Sun Nov 11 2018
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Darwin Deez, Joy Again
Darwin Deez is a New Yorker originally from North Carolina. After the success and critical acclaim of the hit single “Radar Detector” and his self-titled debut album, in 2010, he toured extensively in support of second and third records Songs For Imaginative People (2013) and Double Down (2015).
The crux of his fourth album, 10 Songs That Happened When You Left Me With My Stupid Heart, is Darwin’s singular songwriting. Darwin, the autodidact, is fiercely original as an artist, and enormously catchy and accessible. In the contemporary musical landscape, overfull as it is with redolent reverbs and saccharine synthesizers—a style of music he jokingly calls “Spotify-wave”—Darwin still makes sparse guitar songs. But not the kind of mellow, “psychedelic” 70’s-inspired stuff typical of most guitar-based indie groups nowadays. Songs with energy (“why should EDM have the monopoly on danceability?”). Songs with vulnerability. Songs with relatable, audible, intelligible lyrics. “Ever since I bought my first CD—Last Splash by the Breeders—I’ve been internally railing against the kind of vague nonsensical stuff that passed for lyrics in the 90’s. It’s not that it was objectively bad, but it was so cryptic and over my 13 year old head that it infuriated me.”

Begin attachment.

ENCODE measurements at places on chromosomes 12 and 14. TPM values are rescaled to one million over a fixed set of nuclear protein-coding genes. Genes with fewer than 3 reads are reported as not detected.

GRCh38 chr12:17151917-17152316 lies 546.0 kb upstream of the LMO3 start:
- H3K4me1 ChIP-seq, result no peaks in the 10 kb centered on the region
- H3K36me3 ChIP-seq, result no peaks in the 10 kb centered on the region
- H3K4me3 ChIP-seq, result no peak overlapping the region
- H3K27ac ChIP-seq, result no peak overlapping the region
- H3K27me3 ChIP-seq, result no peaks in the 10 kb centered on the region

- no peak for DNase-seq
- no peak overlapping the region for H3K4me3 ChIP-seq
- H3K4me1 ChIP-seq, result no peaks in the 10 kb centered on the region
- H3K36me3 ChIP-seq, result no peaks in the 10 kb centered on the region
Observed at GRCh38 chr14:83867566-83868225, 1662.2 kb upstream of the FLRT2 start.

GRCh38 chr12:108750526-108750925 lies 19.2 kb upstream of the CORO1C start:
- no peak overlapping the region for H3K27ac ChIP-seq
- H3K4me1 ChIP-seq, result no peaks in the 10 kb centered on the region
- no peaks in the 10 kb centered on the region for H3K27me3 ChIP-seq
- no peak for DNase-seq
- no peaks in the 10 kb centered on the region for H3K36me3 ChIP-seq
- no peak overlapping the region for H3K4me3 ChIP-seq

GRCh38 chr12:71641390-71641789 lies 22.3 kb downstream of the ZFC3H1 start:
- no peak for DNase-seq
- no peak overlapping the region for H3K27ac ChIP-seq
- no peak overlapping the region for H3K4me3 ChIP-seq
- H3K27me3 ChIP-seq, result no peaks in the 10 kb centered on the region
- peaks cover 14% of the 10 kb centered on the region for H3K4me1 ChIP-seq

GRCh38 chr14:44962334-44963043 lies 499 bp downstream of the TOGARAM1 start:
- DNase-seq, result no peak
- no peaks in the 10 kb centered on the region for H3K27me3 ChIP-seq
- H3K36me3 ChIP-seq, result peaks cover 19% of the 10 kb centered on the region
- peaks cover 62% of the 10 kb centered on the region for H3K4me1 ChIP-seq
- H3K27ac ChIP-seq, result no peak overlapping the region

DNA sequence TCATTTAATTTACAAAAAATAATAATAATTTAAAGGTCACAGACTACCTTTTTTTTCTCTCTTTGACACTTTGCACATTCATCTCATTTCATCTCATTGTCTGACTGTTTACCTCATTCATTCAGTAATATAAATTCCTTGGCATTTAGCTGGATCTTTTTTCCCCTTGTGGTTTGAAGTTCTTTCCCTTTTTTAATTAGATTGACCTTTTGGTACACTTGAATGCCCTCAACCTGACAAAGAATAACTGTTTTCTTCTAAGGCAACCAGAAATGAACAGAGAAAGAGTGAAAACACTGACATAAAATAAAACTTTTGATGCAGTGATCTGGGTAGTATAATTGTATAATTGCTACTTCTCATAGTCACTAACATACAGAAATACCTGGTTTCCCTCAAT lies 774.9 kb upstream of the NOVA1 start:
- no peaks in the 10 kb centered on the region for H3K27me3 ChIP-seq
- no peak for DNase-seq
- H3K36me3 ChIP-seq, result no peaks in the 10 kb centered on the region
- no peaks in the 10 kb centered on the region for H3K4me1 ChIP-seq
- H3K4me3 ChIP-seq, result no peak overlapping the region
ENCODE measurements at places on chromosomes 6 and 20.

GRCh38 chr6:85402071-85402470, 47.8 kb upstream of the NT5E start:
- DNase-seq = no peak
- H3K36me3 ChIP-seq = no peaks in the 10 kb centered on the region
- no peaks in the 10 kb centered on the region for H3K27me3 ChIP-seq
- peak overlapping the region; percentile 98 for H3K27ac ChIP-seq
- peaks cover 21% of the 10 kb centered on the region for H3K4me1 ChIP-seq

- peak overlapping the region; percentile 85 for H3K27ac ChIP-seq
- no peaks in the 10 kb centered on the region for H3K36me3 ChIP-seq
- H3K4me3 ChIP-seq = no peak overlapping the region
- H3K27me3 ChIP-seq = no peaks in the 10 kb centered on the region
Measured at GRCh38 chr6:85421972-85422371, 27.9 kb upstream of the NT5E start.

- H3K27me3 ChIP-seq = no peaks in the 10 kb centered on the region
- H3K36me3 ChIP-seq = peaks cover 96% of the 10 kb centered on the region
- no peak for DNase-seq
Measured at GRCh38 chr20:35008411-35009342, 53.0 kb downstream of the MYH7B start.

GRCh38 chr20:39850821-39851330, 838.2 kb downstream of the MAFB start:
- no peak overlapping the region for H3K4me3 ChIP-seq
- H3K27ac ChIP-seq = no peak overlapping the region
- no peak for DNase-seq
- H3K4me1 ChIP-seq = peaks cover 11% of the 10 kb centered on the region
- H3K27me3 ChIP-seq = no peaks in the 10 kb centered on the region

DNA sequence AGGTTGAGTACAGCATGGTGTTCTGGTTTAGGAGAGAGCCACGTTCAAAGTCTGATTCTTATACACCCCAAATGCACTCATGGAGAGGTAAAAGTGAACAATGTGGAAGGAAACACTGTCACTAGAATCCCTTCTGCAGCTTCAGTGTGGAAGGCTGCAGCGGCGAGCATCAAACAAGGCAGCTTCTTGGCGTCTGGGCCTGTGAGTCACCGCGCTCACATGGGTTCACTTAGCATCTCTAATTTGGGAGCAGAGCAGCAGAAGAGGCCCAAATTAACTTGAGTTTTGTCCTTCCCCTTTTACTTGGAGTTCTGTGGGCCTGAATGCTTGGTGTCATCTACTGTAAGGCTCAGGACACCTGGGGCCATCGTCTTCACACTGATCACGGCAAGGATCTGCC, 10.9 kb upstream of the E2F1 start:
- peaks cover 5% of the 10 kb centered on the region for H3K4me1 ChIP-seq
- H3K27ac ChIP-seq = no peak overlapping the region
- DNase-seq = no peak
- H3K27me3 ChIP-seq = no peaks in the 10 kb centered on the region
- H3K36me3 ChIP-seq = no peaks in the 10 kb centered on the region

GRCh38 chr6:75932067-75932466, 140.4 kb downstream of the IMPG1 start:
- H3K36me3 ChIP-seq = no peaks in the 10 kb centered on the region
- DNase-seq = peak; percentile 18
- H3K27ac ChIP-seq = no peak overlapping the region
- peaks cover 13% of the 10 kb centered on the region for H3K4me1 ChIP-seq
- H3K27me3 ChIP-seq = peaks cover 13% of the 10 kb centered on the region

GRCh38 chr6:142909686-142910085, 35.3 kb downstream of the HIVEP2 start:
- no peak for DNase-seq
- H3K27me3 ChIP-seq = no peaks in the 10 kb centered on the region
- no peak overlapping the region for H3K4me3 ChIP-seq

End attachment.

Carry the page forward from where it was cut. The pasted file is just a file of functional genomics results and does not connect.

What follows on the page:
Darwin Deez is one of the few indie musicians who truly ought to be much more famous than he is. Someone with the refreshing ability to be both goofy and grim. Someone with the songwriting chops to express the human condition artfully, in a way that cuts through thick clouds of cultural static. Someone with his own sound and his own style. “I’m mixed; my dad is half black and my mom is white. Maybe that’s why I make the kind of music I make. It’s definitely why my hair was like that. That hairstyle was the only way I could figure out to wear it that looked good to me. Mixed race hair is definitely a thing. My dad is always talking about the mixed race experience.”
The origin of his originality is beside the point. It’s here. It’s been here. And on this record, there is a wider-than-ever range of its expression both instrumentally and vocally. And Darwin always delivers the most unique sing-a-longs, heartbreak or no.